Nevada Sports Net columnist Chris Murray is known to be a bit wordy, so we're giving him 1,000 words (but no more than that) to share his thoughts from the week that was in the world of sports.
* WHEN NEVADA WAS LOOKING for a head football coach in December 2016, it brought three men to campus for interviews. Those coaches were Jay Norvell, Beau Baldwin and Andy Ludwig. Norvell was the wide receivers coach at Arizona State. Baldwin was the head coach at Eastern Washington. Ludwig was the offensive coordinator at Vanderbilt. Ultimately, Nevada picked Norvell, but the other two somehow came out as the financial winners. Such is the case when it comes to the Wolf Pack and money.
* AS MANY OF YOU KNOW, I love my Fun Facts. Here’s the latest. Despite not getting Nevada’s head job, Baldwin and Ludwig will actually make more money than Norvell in 2019 despite simply being Pac-12 offensive coordinators. Ludwig moved from Vanderbilt to Utah this offseason and signed a three-year, $2.5 million contract that will pay him $820,000 this season to serve as the Utes' offensive coordinator. Beau Baldwin left EWU to be Cal’s offensive coordinator after being passed over for the Nevada job and signed a three-year, $1.71 million deal that pays him $570,000 annually, not to mention performance and retention bonuses (he’s already racked up $265,000 in retention and signing bonuses).
* NORVELL, MEANWHILE, GOT the Nevada job and made $450,000 in his first season before being bumped to $500,000 last year, where his salary will remain through the end of his deal, which expires in 2021. So, Ludwig gets $820,000 per year, Baldwin $570,000 (but more like $650,000 with the retention bonuses) and Norvell $500,000. I'd love to get an honest response from Ludwig or Baldwin about whether they'd prefer the money or Nevada’s head job. My guess is the head job. I know Norvell would answer that way. He spent 30-plus years as an assistant waiting to lead a team, so the opportunity to do that trumps whatever his paycheck reads. Same probably applies to Ludwig, who has never been a head coach despite a 30-year coaching career, and Baldwin, who hasn’t been a head man at the FBS level.
* I BRING UP THESE SALARIES to show how much of a divide there is between the Group of 5 and the Power 5. Cal isn’t even a good Pac-12 team, going 54-70 over the last 10 seasons (and 0-2 against Nevada in that period). Yet, it can pay its offensive coordinator more than Nevada’s head coach. Utah has been stronger than Cal in recent years (62-41 since moving to the Pac-12 in 2011), but it’s just eight years removed from being a Mountain West school and now can pay its offensive coordinator $320,000 more than Nevada’s head coach. The Power 5 is a whole different world than the MW.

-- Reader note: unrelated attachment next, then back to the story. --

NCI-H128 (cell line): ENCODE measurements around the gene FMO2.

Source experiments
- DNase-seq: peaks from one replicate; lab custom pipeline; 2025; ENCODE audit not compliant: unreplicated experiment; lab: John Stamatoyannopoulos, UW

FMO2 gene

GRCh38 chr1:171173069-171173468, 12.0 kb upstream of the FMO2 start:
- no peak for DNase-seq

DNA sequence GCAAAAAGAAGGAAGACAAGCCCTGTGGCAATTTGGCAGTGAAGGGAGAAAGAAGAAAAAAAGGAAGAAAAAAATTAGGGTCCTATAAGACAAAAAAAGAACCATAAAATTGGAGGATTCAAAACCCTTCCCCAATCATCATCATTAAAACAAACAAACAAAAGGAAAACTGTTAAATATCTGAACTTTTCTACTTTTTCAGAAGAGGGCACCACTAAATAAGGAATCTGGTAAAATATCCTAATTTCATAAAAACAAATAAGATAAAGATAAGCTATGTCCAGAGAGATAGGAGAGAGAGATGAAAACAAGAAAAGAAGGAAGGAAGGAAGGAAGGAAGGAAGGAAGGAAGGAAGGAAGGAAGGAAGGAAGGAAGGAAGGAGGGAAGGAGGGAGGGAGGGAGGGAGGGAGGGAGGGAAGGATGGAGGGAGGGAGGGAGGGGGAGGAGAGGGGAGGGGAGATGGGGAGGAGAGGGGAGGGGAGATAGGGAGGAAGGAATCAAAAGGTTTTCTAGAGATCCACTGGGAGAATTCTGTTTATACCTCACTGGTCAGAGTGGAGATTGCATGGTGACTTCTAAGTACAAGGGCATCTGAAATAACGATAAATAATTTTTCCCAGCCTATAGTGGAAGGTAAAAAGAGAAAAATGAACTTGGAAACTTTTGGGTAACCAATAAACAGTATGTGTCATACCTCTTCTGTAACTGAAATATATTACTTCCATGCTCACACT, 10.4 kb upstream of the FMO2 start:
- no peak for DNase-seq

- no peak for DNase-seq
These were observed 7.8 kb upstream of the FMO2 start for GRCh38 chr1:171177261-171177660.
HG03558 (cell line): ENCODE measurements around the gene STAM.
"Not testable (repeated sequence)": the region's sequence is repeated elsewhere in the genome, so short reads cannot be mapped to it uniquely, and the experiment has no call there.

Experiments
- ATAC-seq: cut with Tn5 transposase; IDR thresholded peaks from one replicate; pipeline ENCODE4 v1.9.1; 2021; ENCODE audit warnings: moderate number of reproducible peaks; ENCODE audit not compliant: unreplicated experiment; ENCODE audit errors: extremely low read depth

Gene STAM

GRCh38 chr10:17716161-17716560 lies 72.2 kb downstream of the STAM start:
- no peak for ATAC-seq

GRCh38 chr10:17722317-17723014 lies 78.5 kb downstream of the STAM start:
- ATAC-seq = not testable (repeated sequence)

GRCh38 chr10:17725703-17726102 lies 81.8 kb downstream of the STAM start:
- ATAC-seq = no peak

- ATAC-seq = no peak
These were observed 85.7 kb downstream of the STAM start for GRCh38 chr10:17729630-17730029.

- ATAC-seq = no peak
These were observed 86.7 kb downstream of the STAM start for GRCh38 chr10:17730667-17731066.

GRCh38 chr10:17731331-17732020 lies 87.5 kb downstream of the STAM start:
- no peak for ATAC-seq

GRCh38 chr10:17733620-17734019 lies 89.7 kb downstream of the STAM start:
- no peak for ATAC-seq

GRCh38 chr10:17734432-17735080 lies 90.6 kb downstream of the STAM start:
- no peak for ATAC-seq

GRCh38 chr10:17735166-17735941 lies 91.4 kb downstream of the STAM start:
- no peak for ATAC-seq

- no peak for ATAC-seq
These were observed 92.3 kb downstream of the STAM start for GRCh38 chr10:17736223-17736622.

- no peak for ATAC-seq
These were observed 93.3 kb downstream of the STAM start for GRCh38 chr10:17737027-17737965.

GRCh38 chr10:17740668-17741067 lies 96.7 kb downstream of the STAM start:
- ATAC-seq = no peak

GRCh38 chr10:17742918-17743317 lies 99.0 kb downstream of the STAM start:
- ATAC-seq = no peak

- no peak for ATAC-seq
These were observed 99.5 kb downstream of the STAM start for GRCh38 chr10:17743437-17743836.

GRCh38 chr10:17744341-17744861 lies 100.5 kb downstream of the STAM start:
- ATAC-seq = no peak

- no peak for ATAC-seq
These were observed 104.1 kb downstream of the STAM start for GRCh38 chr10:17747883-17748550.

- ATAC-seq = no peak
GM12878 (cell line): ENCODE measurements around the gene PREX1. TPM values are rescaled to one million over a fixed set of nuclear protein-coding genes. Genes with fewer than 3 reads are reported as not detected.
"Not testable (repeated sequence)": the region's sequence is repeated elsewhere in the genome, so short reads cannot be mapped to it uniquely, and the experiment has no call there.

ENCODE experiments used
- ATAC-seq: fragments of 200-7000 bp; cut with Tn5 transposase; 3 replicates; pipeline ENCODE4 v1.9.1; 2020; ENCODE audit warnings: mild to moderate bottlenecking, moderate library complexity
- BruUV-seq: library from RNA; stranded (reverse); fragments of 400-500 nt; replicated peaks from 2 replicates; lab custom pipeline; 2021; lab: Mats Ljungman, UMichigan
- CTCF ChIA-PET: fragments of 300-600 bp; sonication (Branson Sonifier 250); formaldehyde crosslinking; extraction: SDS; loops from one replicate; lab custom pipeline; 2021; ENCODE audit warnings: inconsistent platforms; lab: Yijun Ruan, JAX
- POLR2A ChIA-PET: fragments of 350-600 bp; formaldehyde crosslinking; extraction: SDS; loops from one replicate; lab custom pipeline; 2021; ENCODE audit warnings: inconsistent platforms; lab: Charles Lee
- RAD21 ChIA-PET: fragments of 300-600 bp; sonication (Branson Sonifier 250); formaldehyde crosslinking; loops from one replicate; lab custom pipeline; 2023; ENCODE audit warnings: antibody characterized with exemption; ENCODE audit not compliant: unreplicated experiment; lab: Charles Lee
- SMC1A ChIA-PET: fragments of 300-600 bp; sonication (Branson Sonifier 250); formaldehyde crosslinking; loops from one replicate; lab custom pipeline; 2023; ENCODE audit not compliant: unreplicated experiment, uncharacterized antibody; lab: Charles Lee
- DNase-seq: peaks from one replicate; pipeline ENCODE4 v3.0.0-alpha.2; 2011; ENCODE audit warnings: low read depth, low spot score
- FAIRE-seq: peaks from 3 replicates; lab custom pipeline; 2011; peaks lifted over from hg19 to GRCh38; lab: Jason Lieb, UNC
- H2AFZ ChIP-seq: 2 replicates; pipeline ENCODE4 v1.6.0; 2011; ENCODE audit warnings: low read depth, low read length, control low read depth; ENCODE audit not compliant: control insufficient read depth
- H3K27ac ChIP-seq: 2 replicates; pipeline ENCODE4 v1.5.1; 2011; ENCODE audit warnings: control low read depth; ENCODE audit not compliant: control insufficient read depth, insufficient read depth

* THE DIVIDE ISN’T ONLY between the Group of 5 and Power 5. There’s a divide in the MW, too. Boise State paid its 11-man football staff (head coach and 10 assistants) a combined $3.995 million last season compared to Nevada’s $1.891 million. That’s more than double the investment. So, while I get when Wolf Pack fans get mad when Nevada loses to Boise State, including a 31-27 defeat last season, sometimes you get what you pay for. Money doesn’t always lead to wins, though. Colorado State’s staff made $3.742 million last season but went 3-9, including a 49-10 loss to Nevada. Wyoming’s staff made $3.336 million and didn’t reach a bowl.
* THE WOLF PACK RANKED 11th out of 11 MW teams in staff salary last season (Hawaii did not provide numbers for the USA Today database). Squeezing an 8-5 season and bowl win out of that investment, like the Wolf Pack did in 2018, is good bang for your buck. On a per-win basis, Nevada had one of the best bargains in the nation. But unless Wolf Pack fans respond by pouring money into the program, via donations and Blitz Club membership and, most crucially, season-ticket purchases, it will be hard to take the next step to becoming the championship program Norvell is trying to build.
* NEVADA BASKETBALL HAS MADE that leap, in large part because investments from fans and donors have allowed the program to make a big jump in revenue creation that has been reinvested into the program. Nevada football, which has always operated on the cheap even in the Chris Ault days, is trying to do the same thing. That’s why attendance figures always interest me. Despite the increased level of play last season and a strong home schedule that included contests with a Pac-12 team (Oregon State) and two ranked foes and longtime rivals (Boise State, Fresno State), the Wolf Pack finished ninth out of 12 MW teams in per-game attendance at 17,181. That must change for Pack football to make the leap.
* MAJOR LEAGUE BASEBALL announced this week it will play a game at the Field of Dreams in Dyersville, Iowa, next season when the Yankees take on the White Sox in a temporary 8,000-seat ballpark at the site where the 1989 movie was filmed. Very cool idea. The right-field wall is expected to include windows to show the cornfields, but I’d prefer if they didn’t even put outfield walls up and used the cornfields as walls. If the ball rolls into the cornfields, it’s a ground-rule double. If it hits the cornfields on a fly, it’s a home run.
* NEW OAKLAND RAIDERS receiver Antonio Brown has missed the start of training camp because he used improper foot protection at a French cryotherapy clinic and developed severe frostbite. You would think if you flew all the way from the United States to France to use a cryotherapy chamber you’d be able to follow directions, but I guess not. It’s not the craziest sports injury I’ve seen, however. Former Los Angeles Kings hockey player back Dustin Penner injured his back while eating his wife's pancakes. He missed one game. And from the “you can’t make this up” file, Penner was later traded on National Pancake Day.
Columnist Chris Murray provides insight on Northern Nevada sports. Contact him at email@example.com or follow him on Twitter @MurrayNSN.